Re: Russian Jewish surnames / question for historians #general


Judith Romney Wegner
 

But my family, which always regarded itself as of a certain distinction,
has a Hebrew surname, and we took it in the early 19th century. It exists
in many different transliterations in many different branches of the family
(Yohalem, Yaglom, Jaglom, etc.) But it's all the same Hebrew word.
John Yohalem.
Dear John,

Your name, Yohalem or Yahalom, intrigues me linguistically. I would like
to know what the name signifies according to your family's tradition. This
of course would depend on whether the letter "h" represents the Hebrew
letter heh or the Hebrew guttural het. If it is a het, then Yahalom (using
precisely those vowels) would mean "he shall dream" -- or simply "he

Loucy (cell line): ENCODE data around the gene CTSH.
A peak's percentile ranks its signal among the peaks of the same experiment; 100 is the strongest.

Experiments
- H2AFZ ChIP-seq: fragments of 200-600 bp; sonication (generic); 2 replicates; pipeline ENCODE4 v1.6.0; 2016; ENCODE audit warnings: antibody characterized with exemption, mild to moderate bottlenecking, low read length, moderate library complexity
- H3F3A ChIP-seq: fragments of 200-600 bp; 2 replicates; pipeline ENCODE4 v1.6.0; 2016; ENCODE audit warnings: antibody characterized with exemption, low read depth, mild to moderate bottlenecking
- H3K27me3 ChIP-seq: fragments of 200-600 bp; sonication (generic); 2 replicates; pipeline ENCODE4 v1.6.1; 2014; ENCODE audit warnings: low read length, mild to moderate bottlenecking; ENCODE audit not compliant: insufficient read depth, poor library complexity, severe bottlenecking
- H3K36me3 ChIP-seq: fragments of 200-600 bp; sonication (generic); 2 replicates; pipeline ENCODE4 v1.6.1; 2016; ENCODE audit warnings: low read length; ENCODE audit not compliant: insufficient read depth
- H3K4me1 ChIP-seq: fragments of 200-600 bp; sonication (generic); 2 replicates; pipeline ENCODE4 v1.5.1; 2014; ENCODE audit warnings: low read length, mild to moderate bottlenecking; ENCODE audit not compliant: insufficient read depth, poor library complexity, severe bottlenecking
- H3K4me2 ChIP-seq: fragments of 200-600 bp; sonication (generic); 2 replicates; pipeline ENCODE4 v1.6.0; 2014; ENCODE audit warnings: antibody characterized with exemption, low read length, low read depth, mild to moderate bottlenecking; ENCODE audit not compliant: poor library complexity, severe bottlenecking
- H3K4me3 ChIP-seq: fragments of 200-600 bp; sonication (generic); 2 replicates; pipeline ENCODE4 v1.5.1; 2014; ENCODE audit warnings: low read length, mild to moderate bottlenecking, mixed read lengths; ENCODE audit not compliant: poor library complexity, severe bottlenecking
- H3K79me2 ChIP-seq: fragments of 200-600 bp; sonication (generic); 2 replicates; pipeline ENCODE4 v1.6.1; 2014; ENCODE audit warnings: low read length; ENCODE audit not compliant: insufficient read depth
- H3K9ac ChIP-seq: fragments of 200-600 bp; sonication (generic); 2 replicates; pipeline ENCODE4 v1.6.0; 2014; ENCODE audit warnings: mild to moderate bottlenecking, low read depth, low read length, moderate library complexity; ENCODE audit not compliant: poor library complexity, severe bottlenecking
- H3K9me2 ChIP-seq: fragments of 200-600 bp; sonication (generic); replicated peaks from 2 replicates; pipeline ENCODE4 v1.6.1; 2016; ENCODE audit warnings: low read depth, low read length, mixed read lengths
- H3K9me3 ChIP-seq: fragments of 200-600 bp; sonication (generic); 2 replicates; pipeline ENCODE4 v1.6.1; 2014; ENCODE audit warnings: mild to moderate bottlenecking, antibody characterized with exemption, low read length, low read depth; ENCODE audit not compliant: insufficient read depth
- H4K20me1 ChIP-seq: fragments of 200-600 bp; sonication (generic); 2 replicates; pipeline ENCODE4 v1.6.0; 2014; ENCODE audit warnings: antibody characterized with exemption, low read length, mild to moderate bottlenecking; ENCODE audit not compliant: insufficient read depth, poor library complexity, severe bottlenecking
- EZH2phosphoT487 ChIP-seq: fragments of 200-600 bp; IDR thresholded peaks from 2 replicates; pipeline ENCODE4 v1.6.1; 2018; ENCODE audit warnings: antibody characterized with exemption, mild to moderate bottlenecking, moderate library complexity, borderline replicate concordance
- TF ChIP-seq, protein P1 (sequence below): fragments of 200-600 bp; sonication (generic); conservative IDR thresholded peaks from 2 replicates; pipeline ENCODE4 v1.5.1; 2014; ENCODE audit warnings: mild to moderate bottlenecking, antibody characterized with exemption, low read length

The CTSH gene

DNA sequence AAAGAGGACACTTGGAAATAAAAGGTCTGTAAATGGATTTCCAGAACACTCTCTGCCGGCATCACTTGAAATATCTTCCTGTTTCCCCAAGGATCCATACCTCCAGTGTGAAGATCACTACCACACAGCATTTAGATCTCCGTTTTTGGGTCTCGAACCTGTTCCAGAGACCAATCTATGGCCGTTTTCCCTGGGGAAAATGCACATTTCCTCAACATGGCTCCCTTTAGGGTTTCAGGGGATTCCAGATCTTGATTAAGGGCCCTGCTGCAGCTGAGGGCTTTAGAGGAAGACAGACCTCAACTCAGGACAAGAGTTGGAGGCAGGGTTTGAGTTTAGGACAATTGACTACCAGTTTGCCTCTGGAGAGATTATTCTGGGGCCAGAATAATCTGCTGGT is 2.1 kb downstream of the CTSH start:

deams" in some contexts. If it is a heh, then it could be >from the verb
holem meaning to strike (like the clapper of a bell). But neither word
fit any obvious context, unless it is spelled with het and the first name
Joseph runs in your family -- the biblical Joseph is described as a
"dreamer of dreams."

Also, one has to wonder how Yahalom became transmuted into Yohalem (which
grammatically speaking is not a possible word formation in Hebrew.)

Judith Romney Wegner

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